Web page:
Our lives are full of information to check and notifications to notice. Email, texts, weather, and more. These all come via a beep, buzz or ring. I invariably get annoyed when my phone disrupts me for no worthy reason. Though, I also get frustrated when I miss an important piece of information.

Rarely does the worth of the content come on an equal level to the disruption of its notification. Most of the time, my concentration is disrupted by meaningless information. My phone buzzes to let me know that a trifling weekly news email came in. Only on rare occasions does the converse occur: when a disruption worthy bit of info is lost because it makes no fuss. Even rarer, do I thank my phone for giving me the proper magnitude of notification. How can I get more Goldilocks notifications? How can we get the buzz or beep to be just right, instead of too quiet or too loud?

Unless I am expecting an important call or text, I leave my phone on do not disturb at all times. This can frustrate my friends and family. However, I would far rather have a delayed response than let a ping pull me out of a thoughtful state. For most interactions this works wonders, as rarely do I need to act upon this channel of new information any faster than hourly.

Do not Disturb also has another feature. As friends, family and coworkers have slowly begun to discover, this state blocks the first call but lets the second call in succession through. This means that anyone can get ahold of me, but only if they truly need it. That physical act of calling twice functions as a filter, and only 2-call worthy questions get through to my immediate attention.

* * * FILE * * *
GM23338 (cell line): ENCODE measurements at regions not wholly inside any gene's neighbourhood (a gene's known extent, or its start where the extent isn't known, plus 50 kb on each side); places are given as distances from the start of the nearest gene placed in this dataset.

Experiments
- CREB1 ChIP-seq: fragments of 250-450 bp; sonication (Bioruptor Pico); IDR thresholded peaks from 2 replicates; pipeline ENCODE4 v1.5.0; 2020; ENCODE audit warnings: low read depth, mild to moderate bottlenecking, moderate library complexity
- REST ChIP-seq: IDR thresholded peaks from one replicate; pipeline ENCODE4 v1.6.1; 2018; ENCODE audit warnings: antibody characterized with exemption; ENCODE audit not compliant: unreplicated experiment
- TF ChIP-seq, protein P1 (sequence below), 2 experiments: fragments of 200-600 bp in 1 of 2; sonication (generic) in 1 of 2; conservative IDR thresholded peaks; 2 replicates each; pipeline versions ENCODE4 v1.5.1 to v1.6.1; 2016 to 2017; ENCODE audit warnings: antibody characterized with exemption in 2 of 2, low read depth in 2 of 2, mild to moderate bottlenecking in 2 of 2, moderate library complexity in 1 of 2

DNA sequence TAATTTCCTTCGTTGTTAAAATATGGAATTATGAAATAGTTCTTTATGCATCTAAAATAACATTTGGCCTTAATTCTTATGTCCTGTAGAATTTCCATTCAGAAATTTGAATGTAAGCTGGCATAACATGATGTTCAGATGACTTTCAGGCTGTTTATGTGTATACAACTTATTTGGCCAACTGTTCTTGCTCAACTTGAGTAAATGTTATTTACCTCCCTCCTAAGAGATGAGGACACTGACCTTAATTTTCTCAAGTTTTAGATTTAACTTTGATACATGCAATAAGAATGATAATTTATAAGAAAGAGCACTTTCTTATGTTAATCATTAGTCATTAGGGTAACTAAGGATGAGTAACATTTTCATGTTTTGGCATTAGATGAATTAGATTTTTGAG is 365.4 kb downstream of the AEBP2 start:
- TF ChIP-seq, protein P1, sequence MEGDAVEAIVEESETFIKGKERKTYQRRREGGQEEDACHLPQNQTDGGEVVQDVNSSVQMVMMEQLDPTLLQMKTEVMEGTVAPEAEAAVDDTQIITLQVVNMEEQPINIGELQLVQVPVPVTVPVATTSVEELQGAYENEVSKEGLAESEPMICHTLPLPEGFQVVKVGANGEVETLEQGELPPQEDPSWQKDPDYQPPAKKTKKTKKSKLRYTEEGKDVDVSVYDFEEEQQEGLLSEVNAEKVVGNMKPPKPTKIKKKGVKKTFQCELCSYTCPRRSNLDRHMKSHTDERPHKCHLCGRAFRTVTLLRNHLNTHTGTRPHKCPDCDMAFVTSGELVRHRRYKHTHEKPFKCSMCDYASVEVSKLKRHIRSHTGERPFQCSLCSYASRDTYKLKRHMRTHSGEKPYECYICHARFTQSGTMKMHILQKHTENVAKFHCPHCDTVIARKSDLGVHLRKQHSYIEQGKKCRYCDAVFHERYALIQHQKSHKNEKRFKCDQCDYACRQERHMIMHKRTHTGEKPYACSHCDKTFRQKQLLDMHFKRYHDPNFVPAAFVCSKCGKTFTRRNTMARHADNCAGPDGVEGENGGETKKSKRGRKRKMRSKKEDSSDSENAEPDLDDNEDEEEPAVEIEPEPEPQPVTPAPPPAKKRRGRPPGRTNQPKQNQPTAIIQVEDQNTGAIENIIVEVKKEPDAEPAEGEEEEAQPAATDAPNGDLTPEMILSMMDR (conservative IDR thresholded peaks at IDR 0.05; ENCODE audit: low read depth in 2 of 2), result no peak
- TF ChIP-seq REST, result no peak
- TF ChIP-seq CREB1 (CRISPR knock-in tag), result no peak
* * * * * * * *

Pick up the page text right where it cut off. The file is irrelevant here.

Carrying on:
This strategy does frustrate people, but I think there is a larger idea here worth investigating. I still end up checking my phone for the backlog of calls, texts, and emails whenever I have a free second (usually at a rate of 4-5 times an hour, if I am being honest). This frustration occurs because people know that I choose to divert my attention away from their calls, thus delaying a response. I tell the world that I value my task at hand over their thoughts. This frustration can be removed by taking the rate of checking out of my own hands.

Give me a system where, over the course of an hour, I get no pings or notifications. Then, at the turn of the hours, the entire backlog comes through. This accomplishes three things. First, It allows me to focus intently on my work, play, or conversation. Second, the people whose calls I ‘ignore’ aren’t mad at me, because they know it is a technology that will hold their call. Third, even when I have my phone on Do Not Disturb, I still get small urges to check the backlog, just by the off chance that something new has come through. With the hourly notification setup, I can guarantee that a wayward phone check would lead to no new information. I believe that by completely removing this option, my mind would adapt, and lower the rate of these urges.

Though there needs to be a good way to let the important things through no matter what. Yes, ‘important’ is subjective, but it does seem like a good problem some Big Data company to solve. Already, there are some notifications that should always be let through. For example, I bet most people in Boston agree that any ‘Snow Day’ announcement, should be immediately rushed through in the most loud and obvious way.

I don’t always mind a buzz or bell, but it better be worth it.

Header photo © Sam Woolf 2017